The National Crime Agency is hunting cyber-attackers who have stolen more than £20m from British bank accounts.
The Dridex Trojan infected computers through a malicious Microsoft Office document. These can often be disguised as an invoice or tracking reference which is then emailed to victims.
The malware relied on tricking recipients into installing it on their machines, where it would then eavesdrop on people entering their bank account information and send the details back to the attackers.
An expert told the BBC that:
“This is very sneaky software that relied on people not being vigilant with their online banking,” said Prof Alan Woodward, a cybersecurity expert who advises Europol.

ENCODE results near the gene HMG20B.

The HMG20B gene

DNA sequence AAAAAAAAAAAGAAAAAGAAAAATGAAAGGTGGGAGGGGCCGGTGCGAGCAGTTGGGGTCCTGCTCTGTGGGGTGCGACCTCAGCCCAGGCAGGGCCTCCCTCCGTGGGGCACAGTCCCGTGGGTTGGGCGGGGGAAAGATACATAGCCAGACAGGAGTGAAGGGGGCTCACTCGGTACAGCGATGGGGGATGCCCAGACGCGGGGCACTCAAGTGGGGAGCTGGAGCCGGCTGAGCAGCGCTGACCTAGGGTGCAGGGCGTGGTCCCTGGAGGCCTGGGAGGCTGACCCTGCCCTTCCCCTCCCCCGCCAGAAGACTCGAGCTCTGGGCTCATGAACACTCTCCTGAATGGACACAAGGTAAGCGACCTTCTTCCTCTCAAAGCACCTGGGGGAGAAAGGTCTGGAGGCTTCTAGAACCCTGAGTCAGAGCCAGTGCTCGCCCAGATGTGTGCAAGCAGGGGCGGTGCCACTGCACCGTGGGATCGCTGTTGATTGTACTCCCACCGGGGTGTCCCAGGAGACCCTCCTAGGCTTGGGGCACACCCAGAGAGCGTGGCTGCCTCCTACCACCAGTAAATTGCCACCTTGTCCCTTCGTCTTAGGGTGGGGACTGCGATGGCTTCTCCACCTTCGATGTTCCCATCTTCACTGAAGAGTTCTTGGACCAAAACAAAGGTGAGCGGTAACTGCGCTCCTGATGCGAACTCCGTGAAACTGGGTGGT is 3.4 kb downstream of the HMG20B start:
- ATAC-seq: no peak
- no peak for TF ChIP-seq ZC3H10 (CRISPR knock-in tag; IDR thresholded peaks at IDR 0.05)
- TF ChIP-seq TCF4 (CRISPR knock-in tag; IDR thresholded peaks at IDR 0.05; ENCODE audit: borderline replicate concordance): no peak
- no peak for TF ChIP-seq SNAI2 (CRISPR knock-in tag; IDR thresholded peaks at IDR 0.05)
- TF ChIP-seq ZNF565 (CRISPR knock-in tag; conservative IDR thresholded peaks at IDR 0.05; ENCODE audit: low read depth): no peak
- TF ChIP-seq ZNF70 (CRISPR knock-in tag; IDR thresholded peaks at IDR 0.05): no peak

“If you imagine thieves making lots of little transactions, rather than one big one, it is more likely to go unnoticed.”
The NCA said it was working with the FBI and other relevant authorities to limit the usefulness of the malware. They are currently trying to ‘sinkhole’ the Trojan, working with ISPS to stop the software’s attempts to deliver the information back to the hackers.
“Banks have software running constantly in the background looking for suspicious transactions, but criminals are adopting patterns that are not flagged up,” said Prof Woodward.
“With thousands of computers infected, they only need to take a small amount from each bank account and suddenly they’ve got millions.”